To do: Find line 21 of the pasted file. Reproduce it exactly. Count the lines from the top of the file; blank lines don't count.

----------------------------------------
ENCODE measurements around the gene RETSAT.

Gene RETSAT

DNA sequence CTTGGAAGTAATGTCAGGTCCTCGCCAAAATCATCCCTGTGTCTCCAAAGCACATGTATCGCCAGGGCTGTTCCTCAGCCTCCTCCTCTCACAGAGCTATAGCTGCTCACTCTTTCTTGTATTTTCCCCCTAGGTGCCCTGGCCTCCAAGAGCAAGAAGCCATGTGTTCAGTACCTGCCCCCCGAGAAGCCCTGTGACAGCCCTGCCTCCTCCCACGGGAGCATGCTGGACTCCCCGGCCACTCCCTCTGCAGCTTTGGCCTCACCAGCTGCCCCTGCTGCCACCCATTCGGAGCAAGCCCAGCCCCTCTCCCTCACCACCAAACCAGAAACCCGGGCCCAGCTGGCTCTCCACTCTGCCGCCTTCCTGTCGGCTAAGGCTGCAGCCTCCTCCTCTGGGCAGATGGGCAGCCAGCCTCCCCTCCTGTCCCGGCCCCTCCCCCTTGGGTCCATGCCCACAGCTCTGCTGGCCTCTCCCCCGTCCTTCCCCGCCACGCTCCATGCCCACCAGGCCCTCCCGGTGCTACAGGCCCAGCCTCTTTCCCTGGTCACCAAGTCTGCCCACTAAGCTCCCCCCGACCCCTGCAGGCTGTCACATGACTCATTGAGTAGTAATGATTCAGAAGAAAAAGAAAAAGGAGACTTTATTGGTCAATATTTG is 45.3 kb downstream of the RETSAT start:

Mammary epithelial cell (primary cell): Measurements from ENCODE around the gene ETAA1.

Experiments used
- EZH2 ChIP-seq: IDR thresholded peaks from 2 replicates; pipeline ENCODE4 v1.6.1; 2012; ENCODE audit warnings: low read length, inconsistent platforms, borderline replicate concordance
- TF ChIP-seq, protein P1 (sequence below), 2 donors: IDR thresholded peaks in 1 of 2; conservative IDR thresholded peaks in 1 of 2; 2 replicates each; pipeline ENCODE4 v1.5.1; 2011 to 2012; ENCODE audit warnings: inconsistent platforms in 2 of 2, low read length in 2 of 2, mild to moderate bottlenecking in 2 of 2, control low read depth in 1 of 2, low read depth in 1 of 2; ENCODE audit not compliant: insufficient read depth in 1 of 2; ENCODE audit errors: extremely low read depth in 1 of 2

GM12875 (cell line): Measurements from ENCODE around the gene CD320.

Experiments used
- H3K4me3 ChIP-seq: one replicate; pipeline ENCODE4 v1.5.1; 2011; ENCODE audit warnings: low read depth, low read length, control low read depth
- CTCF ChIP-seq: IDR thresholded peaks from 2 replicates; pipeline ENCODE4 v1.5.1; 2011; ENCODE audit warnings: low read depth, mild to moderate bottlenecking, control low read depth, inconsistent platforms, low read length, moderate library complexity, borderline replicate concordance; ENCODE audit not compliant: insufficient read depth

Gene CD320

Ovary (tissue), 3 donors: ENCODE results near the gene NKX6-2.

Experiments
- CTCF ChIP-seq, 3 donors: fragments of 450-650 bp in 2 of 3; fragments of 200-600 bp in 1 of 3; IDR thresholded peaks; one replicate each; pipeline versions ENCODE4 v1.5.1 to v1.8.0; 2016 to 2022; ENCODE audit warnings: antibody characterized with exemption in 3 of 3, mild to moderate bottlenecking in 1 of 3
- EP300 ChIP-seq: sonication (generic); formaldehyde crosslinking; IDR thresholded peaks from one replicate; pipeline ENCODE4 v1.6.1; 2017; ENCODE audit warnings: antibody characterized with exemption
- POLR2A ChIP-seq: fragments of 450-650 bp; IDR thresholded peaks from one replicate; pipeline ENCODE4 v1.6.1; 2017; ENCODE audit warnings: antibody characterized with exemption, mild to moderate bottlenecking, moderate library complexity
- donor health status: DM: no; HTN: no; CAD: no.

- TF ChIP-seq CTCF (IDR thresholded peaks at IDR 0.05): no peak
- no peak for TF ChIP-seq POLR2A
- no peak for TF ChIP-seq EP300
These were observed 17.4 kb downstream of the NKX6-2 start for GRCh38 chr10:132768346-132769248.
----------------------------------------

- no peak for TF ChIP-seq EP300